It's my understanding. Unless the slider is a well made commercial unit. You will spend more time keeping it aligned than cutting with it. I wanted to put one on my Unisaw but was talked out of it.Paul928 said:Hey, does anyone have any experience with the sliding table attachment for Grizzly or Shop Fox?
Thanks for all the great info. Seems like the vertical saws are pretty popular. I don't think making a saw like that is beyond me and it sounds like yours is pretty clutch. The one in the video looked like it works like a dream. I'm not really up for an undertaking like that right now but it would be an awesome addition to my shop.I decided to make my own from a radial arm saw and used the carriage and motor attached. It took about 2 months to make the frame, cut the steel angles, make the spacers, counterbalance the weight of the carriage and make a blade shroud to collect the dust. I had no plans, just solved each issue as it came up. I originally was going to have it lay flat, but it took up SO MUCH floor space, that proved unworkable. I tilted it up at a good angle for resting the panels and went on from there.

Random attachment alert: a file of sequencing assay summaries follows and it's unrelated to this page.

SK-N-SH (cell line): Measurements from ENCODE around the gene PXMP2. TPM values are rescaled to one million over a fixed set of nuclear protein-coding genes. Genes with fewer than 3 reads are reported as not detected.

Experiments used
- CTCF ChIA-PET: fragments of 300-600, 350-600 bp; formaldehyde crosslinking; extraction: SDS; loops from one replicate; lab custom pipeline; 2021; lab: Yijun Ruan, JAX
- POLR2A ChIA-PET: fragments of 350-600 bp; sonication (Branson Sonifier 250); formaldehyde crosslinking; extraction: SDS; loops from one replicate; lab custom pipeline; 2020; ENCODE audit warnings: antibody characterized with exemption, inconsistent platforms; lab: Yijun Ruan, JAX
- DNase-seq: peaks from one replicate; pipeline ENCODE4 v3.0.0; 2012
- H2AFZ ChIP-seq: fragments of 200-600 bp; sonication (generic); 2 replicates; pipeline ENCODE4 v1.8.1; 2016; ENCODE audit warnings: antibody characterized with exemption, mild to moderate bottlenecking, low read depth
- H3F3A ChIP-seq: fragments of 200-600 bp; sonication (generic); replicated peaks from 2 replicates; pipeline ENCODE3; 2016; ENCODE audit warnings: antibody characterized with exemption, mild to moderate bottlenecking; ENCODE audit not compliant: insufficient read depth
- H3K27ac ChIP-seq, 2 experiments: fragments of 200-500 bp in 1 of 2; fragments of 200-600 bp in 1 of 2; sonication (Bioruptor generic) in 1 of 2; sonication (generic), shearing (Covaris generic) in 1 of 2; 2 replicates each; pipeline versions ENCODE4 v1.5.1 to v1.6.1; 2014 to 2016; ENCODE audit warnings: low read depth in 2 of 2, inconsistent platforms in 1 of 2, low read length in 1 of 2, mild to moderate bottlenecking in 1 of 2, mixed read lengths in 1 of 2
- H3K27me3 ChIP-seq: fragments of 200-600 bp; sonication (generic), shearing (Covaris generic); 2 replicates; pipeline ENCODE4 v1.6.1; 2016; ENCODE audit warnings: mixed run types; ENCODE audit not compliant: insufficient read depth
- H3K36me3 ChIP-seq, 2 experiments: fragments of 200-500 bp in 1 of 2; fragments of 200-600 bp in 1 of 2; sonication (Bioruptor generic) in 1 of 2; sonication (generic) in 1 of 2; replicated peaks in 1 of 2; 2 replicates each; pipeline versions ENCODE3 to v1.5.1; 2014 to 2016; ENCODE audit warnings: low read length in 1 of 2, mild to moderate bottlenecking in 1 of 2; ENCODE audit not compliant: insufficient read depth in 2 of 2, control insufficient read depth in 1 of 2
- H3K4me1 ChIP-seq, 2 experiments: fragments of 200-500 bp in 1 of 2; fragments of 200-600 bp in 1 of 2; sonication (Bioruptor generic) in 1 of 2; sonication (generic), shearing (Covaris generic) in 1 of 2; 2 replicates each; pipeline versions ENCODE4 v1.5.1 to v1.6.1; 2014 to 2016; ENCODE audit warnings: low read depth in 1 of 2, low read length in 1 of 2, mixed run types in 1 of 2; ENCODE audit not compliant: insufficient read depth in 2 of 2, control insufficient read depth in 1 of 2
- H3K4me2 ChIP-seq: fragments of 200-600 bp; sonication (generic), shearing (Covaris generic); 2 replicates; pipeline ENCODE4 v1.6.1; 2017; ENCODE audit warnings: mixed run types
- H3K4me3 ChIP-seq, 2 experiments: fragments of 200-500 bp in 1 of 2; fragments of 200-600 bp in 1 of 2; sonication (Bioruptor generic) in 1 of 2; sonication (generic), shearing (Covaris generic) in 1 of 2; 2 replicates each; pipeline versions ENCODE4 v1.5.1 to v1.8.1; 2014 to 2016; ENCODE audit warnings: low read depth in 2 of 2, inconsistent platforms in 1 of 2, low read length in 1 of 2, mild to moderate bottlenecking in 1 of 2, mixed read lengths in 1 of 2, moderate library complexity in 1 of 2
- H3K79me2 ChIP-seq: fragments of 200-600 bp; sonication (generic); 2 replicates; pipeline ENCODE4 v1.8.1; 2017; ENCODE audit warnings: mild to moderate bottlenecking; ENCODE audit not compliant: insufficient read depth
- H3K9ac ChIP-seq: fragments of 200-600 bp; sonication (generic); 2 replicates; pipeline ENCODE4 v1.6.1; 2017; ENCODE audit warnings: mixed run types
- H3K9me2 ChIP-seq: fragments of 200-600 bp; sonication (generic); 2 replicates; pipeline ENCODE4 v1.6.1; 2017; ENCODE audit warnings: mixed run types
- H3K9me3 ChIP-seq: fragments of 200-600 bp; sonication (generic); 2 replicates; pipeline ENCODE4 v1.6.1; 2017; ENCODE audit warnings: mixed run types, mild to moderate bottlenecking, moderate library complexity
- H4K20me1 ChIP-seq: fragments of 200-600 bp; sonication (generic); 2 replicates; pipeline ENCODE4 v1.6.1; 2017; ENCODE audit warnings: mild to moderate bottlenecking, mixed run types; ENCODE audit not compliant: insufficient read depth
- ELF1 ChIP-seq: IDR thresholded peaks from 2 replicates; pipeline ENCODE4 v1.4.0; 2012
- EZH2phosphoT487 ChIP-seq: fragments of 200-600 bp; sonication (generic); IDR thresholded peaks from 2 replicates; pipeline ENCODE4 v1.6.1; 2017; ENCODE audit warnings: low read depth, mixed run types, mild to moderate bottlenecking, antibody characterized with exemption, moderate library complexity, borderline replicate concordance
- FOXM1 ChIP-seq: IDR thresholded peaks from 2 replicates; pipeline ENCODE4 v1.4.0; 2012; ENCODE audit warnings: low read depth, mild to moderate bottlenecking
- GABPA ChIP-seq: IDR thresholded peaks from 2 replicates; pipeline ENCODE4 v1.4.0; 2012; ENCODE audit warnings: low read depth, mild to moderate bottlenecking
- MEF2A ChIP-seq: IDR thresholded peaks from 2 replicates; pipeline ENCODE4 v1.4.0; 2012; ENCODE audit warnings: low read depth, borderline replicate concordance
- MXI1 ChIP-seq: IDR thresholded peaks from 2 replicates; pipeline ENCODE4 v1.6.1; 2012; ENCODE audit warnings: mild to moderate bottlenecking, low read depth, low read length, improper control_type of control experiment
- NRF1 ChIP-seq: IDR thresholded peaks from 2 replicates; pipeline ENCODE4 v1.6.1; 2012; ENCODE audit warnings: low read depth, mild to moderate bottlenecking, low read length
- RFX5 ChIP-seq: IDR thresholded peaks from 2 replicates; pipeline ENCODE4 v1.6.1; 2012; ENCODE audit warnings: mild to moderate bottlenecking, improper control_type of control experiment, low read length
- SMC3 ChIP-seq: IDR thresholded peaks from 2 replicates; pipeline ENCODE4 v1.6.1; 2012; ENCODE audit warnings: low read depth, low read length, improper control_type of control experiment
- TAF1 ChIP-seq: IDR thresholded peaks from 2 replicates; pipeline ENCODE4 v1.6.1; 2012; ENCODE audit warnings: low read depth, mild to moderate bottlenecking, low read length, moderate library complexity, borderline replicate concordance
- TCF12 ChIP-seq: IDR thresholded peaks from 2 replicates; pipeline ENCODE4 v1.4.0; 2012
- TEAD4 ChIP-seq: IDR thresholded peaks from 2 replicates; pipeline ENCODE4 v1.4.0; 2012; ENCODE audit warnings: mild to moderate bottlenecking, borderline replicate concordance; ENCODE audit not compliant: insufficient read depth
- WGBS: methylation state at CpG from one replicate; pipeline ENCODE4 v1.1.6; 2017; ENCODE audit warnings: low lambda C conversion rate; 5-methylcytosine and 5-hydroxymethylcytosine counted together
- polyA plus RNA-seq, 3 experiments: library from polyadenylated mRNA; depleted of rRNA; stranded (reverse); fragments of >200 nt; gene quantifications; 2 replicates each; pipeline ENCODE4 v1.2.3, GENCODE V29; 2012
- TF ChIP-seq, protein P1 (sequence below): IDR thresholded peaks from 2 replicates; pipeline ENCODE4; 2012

There are many ways to make sliding mechanisms that have little or no friction, ball bearings like the Holz-Her uses, V groove bearings that ride the edges of angles, and the low friction 80-20 bearings available on EBay.
There is a kit from Saw Trax that has the bearing plate and tubes you can get to make a vertical saw, but it won't travel horizontally unless you add more bearings and a sliding carriage arm.
This is a pretty good workout for the horizontal and vertical travel:
Vertical panel saw - YouTube